Global copper mine production dropped by 0.8pc while global refined copper output rose by 1pc in the first seven month of the year compared to the same period in 2019, according to a International Copper Study Group (ICSG) report.
Copper concentrate production fell by 1pc and solvent extraction-eletrowinning was flat during the seven-month period. The overall decline was the result of COVID-19-related lockdowns, which mainly occurred in April and May and caused a 4pc drop in production during those two months.
In Peru, mine production decreased by 18pc in the January to July period, again owing to the COVID-19 pandemic as well as other operational setbacks. However, by July, as the lockdown measures eased, the country’s reduction in output narrowed by 2.2pc. Other major copper mine producing countries, like the US, Mexico and Australia, also witnessed significant declines in output during the seven-month period.
Chile’s production declined by only 1.5pc in the January to July period compared to a 2pc decline during the same period in 2019 due to operational constraints, while Indonesia’s production rose by 18pc, according to ICSG.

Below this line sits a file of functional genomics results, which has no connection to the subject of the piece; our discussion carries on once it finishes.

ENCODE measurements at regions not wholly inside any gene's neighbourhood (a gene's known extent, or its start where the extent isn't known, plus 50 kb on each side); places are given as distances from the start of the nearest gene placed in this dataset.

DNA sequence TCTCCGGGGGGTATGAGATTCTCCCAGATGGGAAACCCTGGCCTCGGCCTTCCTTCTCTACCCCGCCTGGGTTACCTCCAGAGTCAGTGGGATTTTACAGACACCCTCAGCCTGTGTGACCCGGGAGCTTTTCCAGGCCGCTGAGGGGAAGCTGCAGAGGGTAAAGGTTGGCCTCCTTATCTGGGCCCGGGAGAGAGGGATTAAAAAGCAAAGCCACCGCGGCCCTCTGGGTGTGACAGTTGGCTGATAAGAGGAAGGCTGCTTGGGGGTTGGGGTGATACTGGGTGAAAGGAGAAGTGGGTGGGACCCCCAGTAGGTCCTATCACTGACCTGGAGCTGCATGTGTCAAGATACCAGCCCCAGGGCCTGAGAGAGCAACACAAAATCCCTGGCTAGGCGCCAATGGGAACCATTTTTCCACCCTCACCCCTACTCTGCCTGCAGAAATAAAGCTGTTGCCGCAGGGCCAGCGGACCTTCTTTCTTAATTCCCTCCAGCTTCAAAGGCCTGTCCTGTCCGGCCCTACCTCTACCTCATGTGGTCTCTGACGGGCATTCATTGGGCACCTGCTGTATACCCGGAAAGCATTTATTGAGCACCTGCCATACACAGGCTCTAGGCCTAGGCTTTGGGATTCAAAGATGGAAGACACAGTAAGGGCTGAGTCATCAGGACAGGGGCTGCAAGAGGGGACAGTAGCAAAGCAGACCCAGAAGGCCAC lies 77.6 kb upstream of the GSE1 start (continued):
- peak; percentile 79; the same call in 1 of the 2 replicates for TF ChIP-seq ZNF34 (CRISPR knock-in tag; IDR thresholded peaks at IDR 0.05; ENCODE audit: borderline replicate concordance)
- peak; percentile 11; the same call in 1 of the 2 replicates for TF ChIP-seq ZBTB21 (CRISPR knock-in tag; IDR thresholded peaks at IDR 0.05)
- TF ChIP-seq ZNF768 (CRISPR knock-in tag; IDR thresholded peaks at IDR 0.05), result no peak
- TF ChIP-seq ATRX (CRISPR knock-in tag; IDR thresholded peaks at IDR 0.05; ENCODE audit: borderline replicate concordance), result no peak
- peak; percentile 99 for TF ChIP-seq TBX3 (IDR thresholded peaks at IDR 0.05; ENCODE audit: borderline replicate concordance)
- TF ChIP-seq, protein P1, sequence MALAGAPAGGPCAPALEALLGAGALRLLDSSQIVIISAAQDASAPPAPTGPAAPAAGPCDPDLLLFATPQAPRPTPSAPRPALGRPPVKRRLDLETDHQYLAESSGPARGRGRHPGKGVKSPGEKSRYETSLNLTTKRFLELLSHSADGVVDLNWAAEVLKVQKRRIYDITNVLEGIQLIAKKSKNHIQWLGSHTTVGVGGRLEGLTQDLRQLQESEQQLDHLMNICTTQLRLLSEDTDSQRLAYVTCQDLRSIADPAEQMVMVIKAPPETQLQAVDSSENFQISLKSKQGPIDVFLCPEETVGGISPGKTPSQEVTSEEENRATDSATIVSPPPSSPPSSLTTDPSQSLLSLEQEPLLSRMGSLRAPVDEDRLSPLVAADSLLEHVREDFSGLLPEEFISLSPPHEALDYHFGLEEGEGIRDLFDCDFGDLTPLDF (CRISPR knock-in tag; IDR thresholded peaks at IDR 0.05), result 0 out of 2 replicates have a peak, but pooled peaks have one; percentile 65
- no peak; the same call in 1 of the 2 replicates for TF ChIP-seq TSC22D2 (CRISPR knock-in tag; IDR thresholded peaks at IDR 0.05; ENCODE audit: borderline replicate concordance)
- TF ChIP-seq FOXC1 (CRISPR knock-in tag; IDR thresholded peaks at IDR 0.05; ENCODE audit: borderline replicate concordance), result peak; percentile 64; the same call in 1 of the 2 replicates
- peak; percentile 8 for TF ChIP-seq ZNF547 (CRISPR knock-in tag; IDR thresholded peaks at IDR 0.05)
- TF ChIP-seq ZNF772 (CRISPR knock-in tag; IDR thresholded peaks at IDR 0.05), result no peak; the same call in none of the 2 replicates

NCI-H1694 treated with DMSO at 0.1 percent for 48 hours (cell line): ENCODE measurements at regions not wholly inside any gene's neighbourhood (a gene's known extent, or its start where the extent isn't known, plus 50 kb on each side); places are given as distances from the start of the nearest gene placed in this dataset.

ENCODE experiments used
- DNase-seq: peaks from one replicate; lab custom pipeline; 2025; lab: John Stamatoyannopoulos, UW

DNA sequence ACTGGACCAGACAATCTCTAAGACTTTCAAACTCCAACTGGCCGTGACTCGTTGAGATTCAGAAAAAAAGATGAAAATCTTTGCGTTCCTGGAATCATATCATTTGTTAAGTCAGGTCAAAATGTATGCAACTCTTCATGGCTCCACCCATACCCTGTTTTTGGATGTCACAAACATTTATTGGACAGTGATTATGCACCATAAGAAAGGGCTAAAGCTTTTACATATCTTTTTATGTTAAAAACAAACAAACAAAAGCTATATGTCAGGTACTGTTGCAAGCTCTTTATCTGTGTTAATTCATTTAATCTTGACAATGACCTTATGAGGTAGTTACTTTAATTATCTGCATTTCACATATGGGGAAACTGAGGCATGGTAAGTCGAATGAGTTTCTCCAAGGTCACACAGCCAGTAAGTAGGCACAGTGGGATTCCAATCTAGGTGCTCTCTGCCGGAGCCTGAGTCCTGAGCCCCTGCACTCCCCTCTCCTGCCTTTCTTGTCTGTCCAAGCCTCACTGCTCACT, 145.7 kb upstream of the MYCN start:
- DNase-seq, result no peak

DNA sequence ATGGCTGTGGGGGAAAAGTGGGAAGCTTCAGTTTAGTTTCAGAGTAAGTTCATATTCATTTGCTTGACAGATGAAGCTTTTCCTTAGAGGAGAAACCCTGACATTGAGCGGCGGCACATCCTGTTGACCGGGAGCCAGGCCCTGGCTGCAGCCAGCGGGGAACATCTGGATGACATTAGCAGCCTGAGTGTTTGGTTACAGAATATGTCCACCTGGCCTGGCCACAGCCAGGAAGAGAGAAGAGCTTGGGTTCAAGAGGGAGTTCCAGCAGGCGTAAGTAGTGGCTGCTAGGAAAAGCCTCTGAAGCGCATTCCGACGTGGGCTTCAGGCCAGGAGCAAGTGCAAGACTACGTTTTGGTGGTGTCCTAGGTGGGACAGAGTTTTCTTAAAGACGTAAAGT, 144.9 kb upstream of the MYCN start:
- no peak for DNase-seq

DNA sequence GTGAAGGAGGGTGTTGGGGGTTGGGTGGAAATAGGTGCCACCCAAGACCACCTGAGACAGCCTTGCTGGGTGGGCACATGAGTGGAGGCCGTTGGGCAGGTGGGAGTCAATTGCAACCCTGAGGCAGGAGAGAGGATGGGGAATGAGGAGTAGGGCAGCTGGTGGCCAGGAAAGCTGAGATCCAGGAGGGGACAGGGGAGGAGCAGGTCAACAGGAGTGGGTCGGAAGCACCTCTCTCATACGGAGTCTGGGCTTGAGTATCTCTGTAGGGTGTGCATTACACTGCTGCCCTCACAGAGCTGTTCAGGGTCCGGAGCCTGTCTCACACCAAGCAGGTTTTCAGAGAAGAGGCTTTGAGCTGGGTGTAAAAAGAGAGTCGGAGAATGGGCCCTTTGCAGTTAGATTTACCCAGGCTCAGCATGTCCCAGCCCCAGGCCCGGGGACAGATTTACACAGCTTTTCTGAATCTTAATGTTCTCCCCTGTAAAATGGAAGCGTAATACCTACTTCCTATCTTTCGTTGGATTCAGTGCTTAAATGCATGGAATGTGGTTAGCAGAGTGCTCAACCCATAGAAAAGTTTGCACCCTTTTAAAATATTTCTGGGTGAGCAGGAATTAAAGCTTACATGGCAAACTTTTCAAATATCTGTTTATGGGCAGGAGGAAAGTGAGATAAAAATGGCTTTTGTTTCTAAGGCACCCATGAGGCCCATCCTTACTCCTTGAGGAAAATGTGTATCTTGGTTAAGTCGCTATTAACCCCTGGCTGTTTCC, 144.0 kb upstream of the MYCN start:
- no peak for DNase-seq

Primary refined copper production grew by 2.3pc while secondary output declined by 5.2pc in the first seven months of 2020 from the same period in 2019.
Chile’s refined copper output rose by 10pc in the seven-month period, with its electrolytic refined copper production rising by 44pc. Refined copper output in the Democratic Republic of Congo grew by 6pc, and by 9pc in Zambia, as Africa recovered from previous operational issues.
India’s refined copper output fell by 22pc, while the US’s production dropped by 13pc in the first seven months of the year from the same period in 2019. China refined copper output was also negatively affected by the COVID-19 related shutdowns in the country while Japan’s output grew by 4pc.
From a usage standpoint, global refined copper usage was unchanged in the seven-month period compared to the same period in 2019. Excluding China, usage fell by 10pc across the world, with Japan dropping by 15pc, the EU by 11pc, the US by 4.5pc, and Asia by 13pc. However, China’s usage increased by 10p, offsetting some of the declines.